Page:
I caught up with Matt Kaleda, the man responsible for the music behind the hotly anticipated ‘ The Grand Tour’. Talking to Matt about his work was particularly interesting seeing as alot of his work has been in the public eye, working on high profile projects.
Having had a credible career in supervision and sync, working for the BBC, Warner Music and now currently Head of Sync at Felt Music, Matt had some wise words to share about his his prolific career.
Having worked with big brands such as Nike and Nokia, it was interesting to hear the difference how this line of work differs from working on projects such as TV and Film.
‘When you work with ad agencies who in turn are employed by marketing departments of big brands there are an awful lot of people that decisions need to be run by before something’s agreed on’.
Matt highlighted the sometimes fickle nature of working with brands saying that you could spend weeks working on clearing a track only for it to be shot down at the last second.
‘With a lot of people to please, one decision maker might have an irrational dislike to the lead singer of a band, so that’s scuppered in a flash’
TV and Film is apparently a much simpler process than working with brands; less people to run decisions by and more of organic working relationship with specific individuals.
This got us talking about Grand Tour.
A high profile project with a lot of hype, but Matt still said he wasn’t tempted to go down the commercial route.
‘I try and be as maverick as possible, much to my detriment! It only takes one bold decision from a client, especially in advertising, to change the landscape for a period of time. An ad which has an unusual piece of music will be talked about’
Although the demographic still has to be catered for by all means, Matt insists he likes to throw a ‘ curveball or two’ at clients, even when working to a fairly precise brief.
With such a successful career, he was clearly the perfect man for the job when it came to working on such a big project but still, what a mammoth task it was for anyone of expertise to take on..
‘It has been unlike anything I’ve worked on before, I think it’s fairly unprecedented in terms of the amount of music used and the licensing involved, there were over 400 cues in series 1 and I did have a relatively small budget.’
With the production team being all ex- BBC and being used to blanket agreements, Matt had his work cut out trying to get through to them that the music they wanted to use just simply wasn’t possible with budget for GT. ‘ I wasn’t very popular, but thankfully on series 2, people have wised up and are more understanding!; the directors initially wanted to use tracks by Jimi Hendrix, Aphex Twin and Led Zeppelin, not realising the licensing costs.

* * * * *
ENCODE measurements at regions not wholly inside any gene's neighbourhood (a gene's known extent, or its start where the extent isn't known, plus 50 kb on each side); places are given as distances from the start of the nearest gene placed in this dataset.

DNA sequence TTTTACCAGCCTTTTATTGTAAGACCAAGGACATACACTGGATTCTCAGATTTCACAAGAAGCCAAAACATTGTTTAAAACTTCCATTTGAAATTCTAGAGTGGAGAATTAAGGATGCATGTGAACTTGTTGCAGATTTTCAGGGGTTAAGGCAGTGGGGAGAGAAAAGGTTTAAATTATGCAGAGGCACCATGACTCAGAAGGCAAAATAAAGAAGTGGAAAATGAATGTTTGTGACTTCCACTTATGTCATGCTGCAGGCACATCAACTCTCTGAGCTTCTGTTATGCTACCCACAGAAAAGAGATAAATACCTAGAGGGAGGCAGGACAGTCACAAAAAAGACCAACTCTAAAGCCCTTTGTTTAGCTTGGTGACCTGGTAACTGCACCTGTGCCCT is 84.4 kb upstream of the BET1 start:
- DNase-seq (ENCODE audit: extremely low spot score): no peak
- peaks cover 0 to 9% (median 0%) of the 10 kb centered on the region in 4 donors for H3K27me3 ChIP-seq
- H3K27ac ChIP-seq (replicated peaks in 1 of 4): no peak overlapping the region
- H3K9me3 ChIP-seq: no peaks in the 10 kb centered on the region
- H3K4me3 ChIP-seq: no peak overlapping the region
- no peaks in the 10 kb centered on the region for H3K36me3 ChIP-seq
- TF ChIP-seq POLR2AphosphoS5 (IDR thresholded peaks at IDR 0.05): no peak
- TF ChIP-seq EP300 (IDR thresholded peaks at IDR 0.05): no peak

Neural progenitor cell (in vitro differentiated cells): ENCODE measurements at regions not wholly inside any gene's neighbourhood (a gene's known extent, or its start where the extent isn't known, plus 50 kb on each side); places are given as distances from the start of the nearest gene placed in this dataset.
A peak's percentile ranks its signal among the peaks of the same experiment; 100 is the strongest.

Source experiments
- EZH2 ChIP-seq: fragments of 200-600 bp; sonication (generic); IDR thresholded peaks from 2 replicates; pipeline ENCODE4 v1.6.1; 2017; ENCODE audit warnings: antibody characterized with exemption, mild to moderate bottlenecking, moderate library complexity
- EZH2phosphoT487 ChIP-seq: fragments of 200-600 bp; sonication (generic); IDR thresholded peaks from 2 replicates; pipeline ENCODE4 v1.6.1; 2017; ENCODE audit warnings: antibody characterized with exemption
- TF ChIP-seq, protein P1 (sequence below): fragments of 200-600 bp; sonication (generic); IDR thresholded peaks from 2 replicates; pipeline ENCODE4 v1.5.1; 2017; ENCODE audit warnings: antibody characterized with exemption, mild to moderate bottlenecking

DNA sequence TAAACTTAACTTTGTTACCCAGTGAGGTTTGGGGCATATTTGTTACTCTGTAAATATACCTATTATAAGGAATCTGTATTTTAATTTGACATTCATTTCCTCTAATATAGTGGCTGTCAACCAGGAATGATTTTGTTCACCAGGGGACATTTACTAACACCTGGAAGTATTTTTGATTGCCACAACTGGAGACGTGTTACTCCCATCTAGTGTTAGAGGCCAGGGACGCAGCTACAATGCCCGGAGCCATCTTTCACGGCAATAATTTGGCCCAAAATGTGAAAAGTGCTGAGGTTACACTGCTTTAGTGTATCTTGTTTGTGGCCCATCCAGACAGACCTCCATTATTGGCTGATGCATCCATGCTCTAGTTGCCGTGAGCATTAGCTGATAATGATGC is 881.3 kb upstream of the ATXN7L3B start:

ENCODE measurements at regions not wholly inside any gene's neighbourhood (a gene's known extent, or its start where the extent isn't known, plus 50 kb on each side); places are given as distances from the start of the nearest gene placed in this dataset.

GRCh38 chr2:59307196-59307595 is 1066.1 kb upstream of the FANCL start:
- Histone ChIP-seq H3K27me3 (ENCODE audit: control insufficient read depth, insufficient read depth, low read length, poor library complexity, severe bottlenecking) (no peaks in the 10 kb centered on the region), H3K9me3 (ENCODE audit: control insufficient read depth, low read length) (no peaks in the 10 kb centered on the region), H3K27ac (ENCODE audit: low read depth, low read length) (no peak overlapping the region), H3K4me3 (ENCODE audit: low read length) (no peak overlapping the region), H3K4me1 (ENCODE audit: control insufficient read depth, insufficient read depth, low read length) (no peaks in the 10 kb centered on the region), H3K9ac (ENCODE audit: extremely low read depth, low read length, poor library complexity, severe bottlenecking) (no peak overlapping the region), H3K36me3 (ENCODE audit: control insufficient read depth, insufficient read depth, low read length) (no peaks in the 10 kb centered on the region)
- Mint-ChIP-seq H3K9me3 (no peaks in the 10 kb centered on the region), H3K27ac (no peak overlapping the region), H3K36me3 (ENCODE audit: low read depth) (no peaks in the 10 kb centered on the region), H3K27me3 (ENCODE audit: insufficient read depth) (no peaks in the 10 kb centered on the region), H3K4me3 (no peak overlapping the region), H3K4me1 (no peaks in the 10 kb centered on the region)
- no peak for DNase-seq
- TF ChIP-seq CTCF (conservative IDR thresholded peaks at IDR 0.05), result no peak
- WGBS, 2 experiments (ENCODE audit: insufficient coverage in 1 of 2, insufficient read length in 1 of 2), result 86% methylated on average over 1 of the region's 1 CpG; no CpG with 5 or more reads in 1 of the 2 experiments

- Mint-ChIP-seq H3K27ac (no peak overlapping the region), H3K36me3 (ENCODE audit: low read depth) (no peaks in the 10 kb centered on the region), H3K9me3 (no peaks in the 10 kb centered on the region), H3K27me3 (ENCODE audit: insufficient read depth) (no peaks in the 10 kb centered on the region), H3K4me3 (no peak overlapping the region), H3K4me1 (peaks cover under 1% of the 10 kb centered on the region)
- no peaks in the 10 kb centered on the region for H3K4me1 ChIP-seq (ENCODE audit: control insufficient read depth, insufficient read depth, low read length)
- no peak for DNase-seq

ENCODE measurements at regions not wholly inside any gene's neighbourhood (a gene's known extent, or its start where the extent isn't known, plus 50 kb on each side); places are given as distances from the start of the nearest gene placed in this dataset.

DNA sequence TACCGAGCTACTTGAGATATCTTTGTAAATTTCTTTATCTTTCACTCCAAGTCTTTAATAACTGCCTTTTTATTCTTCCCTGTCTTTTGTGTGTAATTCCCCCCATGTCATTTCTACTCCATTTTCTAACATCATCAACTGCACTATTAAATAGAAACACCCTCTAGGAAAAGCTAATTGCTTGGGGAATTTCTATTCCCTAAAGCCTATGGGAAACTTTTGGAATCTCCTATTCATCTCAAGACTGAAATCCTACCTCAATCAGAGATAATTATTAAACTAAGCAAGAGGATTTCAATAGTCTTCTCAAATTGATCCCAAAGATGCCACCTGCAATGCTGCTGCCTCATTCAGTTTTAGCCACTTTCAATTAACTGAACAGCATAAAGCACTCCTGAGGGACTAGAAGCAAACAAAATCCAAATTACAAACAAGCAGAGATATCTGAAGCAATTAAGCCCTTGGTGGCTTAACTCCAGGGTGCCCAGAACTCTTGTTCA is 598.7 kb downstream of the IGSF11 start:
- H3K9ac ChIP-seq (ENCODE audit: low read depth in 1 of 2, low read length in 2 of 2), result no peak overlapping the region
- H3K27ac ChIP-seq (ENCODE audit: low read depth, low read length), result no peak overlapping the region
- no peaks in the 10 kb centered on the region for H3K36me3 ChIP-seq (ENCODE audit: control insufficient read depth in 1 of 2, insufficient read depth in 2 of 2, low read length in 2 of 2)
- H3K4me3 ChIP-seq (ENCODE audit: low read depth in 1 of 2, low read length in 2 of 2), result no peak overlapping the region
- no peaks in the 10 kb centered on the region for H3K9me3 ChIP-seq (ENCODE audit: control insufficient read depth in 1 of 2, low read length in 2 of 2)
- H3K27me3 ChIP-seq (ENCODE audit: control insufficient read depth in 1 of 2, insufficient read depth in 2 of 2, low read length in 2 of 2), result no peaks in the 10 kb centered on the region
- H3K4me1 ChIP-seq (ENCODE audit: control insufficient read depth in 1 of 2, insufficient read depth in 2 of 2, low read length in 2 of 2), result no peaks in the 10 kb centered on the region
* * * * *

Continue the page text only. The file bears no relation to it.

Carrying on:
Matt pulled through, finding tracks similar to the aforementioned that were much cheaper to license.
Having had a wealth of experience in the supervision game, speaking of what it takes to succeed, when things go awry Matt says it’s personal relationships you’ve forged over time that you to get the job done.
‘If the shit hits the fan, and you need something asap, it’s usually down to personal relationships to get things sorted, so having a great contact base is key’
That doesn’t go without have an extensive knowledge of the small print when it comes to clearing tracks..
‘You need to know your onions, with legal/copyright and the repertoire side – knowledge is power to coin a cliché, an intuitive ear is equally as important.’
We come to talking about the highlights of Matt’s career and it’s no surprise that the Luther theme tune cropped up. The iconic Massive Attack track was remixed by Matt in his pals south london bedroom set up..
‘We spent so much time going back and forth with the producer just on the way the track faded out.. it was painful. But whenever that tune comes on the radio it brings back very fond memories’
Adding that GT had the most global appeal and is by far his biggest project he’s worked on ‘ love it or loathe it’
We lastly spoke about any advice for those contacting supervisors with tracks..
‘Do your research, see what the supervisor is working on and what styles they are using on that project and send over relevant stuff, we are usually totally snowed under with music submissions, so if unsolicited emails are ignored it’s because we are all so busy not because we are rude…’
It was great to chat to Matt look out for more interviews with Supervisors in your next mailout.